“Even those who argue at length about the simply [sic] conceptual inadequacies, as they see it, of Western religion, classically, writers in the Bertrand Russell style, will frequently deploy the language of moral revolt as well. “Protest atheism”, as it is often called, has become a familiar element in the armoury of modern intellectual life, perhaps more often repeated than expounded, but culturally very powerful.”
One doesn’t simply find antitheism or protest atheism among the polemical new atheists. One of the most highly respected atheist philosophers today, Thomas Nagel, appears to endorse antitheism in his book The Last Word:
“I want atheism to be true and am made uneasy by the fact that some of the most intelligent and well-informed people I know are religious believers. It isn’t just that I don’t believe in God and, naturally, hope that I’m right in my belief. It’s that I hope there is no God! I don’t want there to be a God; I don’t want the universe to be like that.”
There can be no doubt that many atheists are antitheists. But there can also be no doubt that atheism is conceptually distinct from antitheism. (Note again Hitchens’ own observation that he is better thought of as an antitheist than an atheist, an observation which maintains a conceptual distinction between the positions.)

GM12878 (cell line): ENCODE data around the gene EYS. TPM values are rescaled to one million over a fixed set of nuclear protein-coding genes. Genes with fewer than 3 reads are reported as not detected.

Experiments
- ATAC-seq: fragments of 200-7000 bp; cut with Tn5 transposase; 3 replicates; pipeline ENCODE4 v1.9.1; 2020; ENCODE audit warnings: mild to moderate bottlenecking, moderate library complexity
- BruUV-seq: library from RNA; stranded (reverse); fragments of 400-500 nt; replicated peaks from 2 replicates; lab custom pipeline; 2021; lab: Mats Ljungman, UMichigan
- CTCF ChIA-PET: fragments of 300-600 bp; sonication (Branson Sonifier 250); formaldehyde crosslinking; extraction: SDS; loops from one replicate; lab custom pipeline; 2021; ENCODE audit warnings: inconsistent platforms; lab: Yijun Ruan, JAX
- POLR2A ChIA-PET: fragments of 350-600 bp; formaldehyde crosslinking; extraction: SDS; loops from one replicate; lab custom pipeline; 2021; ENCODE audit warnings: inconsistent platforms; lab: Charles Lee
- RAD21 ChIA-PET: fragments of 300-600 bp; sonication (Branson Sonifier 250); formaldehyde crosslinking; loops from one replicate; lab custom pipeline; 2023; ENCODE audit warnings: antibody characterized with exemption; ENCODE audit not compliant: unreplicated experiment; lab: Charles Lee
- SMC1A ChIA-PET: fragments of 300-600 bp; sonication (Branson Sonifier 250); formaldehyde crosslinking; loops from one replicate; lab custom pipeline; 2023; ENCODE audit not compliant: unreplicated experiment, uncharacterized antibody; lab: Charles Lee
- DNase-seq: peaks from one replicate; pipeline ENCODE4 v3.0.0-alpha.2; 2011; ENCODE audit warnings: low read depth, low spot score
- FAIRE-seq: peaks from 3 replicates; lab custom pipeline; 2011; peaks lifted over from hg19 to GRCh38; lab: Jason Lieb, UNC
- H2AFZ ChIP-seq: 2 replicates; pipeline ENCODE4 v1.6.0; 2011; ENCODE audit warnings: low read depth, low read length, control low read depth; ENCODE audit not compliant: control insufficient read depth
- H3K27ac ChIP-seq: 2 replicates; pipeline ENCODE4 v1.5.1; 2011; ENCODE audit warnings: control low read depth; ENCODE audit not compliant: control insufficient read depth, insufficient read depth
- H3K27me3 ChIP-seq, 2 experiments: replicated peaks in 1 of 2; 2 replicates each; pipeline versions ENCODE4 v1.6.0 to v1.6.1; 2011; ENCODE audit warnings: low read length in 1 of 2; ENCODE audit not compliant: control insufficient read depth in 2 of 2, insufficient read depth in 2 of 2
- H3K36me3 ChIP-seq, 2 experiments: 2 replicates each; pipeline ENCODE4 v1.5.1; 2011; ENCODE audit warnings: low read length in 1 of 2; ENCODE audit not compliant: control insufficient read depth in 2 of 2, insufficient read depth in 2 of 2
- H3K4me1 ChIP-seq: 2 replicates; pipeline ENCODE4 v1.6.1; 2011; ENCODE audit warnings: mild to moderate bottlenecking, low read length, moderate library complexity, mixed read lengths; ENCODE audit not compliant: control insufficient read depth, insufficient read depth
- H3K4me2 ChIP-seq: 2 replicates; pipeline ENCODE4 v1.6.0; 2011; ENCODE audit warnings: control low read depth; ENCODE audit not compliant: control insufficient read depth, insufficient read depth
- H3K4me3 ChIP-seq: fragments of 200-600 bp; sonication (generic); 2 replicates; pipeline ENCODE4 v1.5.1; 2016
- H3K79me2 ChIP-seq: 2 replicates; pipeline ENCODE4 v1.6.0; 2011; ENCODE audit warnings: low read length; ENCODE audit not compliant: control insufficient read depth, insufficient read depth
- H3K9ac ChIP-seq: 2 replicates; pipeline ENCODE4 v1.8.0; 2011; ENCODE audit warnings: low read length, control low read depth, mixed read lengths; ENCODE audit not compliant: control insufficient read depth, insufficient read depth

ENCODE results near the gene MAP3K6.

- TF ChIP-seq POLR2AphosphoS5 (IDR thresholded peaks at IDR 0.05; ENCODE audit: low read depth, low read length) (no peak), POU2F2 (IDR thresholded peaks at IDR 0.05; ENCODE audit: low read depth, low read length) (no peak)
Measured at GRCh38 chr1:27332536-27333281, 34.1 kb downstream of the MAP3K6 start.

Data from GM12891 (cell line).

Indeed, not only is atheism not necessarily opposed to the idea of God, but a given atheist could actually wish that God exists. Hitchens himself recognizes as much when he says there are “atheists who say they wish the fable were true but are unable to suspend the requisite disbelief, or who have relinquished belief only with regret.” There are many reasons atheists might wish theism were true including the hope of an afterlife and the guarantee that justice will be satisfied or a perception that God is required to secure objective meaning, value, and/or purpose.
It must be said that Christians are at least partially responsible for the common conflation of atheism with antitheism. The problematic equation traces back to the teaching, which is all too common in some Christian circles, that declares all atheists to be actively suppressing a natural knowledge of God. In a short video on the topic, Christian apologist Greg Koukl provides the analogy of a person trying to hold a beach ball under water. Just as it is nearly impossible to hold the ball beneath the surface for any length of time, so it is nearly impossible for the atheist to restrain the overwhelming evidence for God’s existence and nature. The only way they manage to accomplish the feat of maintaining apparent disbelief is through concerted, strenuous effort to suppress God’s natural revelation which is borne by an inexplicable hostility toward God.